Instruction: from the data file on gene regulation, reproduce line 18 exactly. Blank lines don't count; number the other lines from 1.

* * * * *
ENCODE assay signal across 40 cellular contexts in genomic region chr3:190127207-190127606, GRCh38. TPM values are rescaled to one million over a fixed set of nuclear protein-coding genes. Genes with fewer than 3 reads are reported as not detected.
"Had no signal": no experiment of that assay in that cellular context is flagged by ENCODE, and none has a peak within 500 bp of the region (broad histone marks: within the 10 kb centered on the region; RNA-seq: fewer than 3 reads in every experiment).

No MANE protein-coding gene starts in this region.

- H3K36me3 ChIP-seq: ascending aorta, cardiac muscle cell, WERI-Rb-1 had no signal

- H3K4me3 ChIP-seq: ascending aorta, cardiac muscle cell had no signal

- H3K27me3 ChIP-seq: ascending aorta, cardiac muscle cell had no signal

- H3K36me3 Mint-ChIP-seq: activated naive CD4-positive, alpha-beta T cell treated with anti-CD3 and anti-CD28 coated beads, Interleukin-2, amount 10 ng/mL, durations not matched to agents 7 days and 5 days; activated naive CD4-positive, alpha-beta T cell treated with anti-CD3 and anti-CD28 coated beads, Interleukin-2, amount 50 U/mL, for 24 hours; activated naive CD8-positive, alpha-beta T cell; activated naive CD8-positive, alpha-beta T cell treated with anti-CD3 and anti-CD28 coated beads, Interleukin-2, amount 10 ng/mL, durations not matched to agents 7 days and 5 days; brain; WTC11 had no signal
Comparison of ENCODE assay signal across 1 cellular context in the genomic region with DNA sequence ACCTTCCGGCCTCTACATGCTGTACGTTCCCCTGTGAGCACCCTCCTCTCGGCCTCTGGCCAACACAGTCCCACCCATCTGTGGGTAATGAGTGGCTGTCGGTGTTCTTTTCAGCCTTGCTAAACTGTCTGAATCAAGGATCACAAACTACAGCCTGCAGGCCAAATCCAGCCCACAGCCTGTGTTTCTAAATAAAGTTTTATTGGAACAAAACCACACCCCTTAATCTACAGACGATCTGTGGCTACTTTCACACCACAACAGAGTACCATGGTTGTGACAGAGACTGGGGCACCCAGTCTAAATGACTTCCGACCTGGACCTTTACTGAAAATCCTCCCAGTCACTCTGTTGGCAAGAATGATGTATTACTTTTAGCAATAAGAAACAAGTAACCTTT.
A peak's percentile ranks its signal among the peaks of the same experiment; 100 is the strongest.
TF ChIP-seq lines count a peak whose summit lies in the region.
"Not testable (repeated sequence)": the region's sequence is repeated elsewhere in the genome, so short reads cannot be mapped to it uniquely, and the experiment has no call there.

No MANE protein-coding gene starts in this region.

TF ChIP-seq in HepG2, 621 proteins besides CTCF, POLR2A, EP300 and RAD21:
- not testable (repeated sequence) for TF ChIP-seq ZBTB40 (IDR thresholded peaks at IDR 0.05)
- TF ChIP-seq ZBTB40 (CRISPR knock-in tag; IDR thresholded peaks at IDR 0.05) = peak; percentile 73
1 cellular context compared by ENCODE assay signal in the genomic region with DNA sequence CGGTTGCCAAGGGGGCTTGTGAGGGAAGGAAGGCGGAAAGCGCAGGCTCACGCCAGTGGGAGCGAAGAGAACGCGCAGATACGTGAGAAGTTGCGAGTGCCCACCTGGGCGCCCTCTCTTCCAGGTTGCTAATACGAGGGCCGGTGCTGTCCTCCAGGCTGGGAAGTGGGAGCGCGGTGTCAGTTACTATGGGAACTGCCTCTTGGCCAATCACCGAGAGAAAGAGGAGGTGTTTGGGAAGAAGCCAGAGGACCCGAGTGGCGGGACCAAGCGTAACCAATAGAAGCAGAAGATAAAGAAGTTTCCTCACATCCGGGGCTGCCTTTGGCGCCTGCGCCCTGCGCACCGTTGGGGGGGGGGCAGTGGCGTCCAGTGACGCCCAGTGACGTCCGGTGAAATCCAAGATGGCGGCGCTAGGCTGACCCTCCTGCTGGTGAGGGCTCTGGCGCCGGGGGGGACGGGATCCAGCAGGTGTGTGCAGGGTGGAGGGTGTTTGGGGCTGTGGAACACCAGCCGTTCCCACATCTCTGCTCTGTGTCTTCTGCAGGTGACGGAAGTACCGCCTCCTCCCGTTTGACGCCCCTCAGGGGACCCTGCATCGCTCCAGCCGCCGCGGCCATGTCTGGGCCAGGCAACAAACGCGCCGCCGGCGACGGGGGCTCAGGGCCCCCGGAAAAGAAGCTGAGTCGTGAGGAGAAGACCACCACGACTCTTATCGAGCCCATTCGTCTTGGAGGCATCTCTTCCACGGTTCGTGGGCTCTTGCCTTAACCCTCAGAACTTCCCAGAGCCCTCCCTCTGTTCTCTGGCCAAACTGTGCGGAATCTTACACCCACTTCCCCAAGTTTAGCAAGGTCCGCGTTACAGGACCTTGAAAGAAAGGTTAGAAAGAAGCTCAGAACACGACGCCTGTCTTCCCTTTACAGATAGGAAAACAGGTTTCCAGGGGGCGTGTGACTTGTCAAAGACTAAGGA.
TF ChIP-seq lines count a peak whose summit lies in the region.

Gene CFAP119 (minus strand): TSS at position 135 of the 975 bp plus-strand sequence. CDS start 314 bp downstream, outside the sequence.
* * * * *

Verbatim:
Gene CFAP119 (minus strand): TSS at position 135 of the 975 bp plus-strand sequence. CDS start 314 bp downstream, outside the sequence.